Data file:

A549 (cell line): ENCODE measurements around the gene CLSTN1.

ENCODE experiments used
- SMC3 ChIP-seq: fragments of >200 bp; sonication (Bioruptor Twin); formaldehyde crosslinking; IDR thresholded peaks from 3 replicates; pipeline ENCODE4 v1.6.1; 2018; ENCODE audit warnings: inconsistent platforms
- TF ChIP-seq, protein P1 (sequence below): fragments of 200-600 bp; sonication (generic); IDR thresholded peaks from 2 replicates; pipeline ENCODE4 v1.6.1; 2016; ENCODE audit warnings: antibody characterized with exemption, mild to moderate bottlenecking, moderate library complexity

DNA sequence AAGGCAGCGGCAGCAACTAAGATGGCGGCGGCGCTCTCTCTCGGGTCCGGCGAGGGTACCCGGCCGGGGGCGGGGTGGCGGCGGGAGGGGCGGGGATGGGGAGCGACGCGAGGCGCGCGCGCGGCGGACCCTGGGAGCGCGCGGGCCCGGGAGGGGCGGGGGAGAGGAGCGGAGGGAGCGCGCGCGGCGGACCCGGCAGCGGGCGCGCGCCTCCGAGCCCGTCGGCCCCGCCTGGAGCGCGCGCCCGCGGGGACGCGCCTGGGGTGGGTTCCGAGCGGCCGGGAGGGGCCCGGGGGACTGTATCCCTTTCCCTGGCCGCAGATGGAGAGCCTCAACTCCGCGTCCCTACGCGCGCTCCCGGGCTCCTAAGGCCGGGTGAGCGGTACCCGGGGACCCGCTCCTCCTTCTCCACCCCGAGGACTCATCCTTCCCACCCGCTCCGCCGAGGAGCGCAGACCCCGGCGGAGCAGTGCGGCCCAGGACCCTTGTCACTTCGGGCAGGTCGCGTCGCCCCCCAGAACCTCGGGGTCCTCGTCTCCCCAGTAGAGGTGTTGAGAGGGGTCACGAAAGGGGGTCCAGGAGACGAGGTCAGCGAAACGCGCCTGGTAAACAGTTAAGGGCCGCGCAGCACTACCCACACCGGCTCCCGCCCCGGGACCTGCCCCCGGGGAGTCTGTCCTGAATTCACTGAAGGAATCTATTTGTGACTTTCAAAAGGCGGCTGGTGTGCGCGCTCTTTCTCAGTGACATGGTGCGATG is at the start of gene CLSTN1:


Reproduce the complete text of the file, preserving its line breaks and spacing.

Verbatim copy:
A549 (cell line): ENCODE measurements around the gene CLSTN1.

ENCODE experiments used
- SMC3 ChIP-seq: fragments of >200 bp; sonication (Bioruptor Twin); formaldehyde crosslinking; IDR thresholded peaks from 3 replicates; pipeline ENCODE4 v1.6.1; 2018; ENCODE audit warnings: inconsistent platforms
- TF ChIP-seq, protein P1 (sequence below): fragments of 200-600 bp; sonication (generic); IDR thresholded peaks from 2 replicates; pipeline ENCODE4 v1.6.1; 2016; ENCODE audit warnings: antibody characterized with exemption, mild to moderate bottlenecking, moderate library complexity

DNA sequence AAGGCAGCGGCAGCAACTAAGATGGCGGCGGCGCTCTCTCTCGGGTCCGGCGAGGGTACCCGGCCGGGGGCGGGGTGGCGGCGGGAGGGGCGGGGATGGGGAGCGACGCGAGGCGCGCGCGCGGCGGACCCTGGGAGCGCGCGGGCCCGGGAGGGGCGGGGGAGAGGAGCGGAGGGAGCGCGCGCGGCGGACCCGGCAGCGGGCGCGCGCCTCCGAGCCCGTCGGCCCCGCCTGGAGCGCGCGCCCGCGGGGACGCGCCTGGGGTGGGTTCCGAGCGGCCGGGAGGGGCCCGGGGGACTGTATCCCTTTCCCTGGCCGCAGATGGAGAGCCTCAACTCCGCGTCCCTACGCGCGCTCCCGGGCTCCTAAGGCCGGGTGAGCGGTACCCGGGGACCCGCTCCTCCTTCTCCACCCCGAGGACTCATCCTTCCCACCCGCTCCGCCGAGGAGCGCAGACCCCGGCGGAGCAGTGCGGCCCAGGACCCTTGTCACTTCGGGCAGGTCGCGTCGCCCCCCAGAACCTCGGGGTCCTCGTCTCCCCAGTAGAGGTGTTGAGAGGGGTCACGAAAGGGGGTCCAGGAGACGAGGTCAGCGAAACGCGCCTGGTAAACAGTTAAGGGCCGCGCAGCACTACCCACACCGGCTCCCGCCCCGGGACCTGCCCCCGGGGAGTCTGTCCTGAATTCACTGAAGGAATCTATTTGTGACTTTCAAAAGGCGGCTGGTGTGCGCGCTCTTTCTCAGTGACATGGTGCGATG is at the start of gene CLSTN1: